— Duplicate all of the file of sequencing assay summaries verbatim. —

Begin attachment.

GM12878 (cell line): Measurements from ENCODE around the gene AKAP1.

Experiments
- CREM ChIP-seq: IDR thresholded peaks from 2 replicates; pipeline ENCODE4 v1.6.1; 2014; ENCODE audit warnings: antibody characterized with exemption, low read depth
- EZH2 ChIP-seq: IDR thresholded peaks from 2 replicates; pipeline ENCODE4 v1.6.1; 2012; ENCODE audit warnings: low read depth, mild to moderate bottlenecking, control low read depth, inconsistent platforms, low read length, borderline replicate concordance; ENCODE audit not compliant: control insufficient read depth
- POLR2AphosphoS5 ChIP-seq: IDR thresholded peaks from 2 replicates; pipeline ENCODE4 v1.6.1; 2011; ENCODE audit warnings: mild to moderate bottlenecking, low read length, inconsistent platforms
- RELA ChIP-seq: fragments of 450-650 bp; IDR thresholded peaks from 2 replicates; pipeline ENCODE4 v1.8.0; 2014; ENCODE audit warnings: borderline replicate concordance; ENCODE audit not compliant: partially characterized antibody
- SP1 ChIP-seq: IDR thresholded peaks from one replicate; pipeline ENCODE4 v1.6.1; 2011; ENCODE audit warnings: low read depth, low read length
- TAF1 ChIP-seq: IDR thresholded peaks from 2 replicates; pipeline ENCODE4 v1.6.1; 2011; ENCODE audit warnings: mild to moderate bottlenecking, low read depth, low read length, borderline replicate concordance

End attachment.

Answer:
GM12878 (cell line): Measurements from ENCODE around the gene AKAP1.

Experiments
- CREM ChIP-seq: IDR thresholded peaks from 2 replicates; pipeline ENCODE4 v1.6.1; 2014; ENCODE audit warnings: antibody characterized with exemption, low read depth
- EZH2 ChIP-seq: IDR thresholded peaks from 2 replicates; pipeline ENCODE4 v1.6.1; 2012; ENCODE audit warnings: low read depth, mild to moderate bottlenecking, control low read depth, inconsistent platforms, low read length, borderline replicate concordance; ENCODE audit not compliant: control insufficient read depth
- POLR2AphosphoS5 ChIP-seq: IDR thresholded peaks from 2 replicates; pipeline ENCODE4 v1.6.1; 2011; ENCODE audit warnings: mild to moderate bottlenecking, low read length, inconsistent platforms
- RELA ChIP-seq: fragments of 450-650 bp; IDR thresholded peaks from 2 replicates; pipeline ENCODE4 v1.8.0; 2014; ENCODE audit warnings: borderline replicate concordance; ENCODE audit not compliant: partially characterized antibody
- SP1 ChIP-seq: IDR thresholded peaks from one replicate; pipeline ENCODE4 v1.6.1; 2011; ENCODE audit warnings: low read depth, low read length
- TAF1 ChIP-seq: IDR thresholded peaks from 2 replicates; pipeline ENCODE4 v1.6.1; 2011; ENCODE audit warnings: mild to moderate bottlenecking, low read depth, low read length, borderline replicate concordance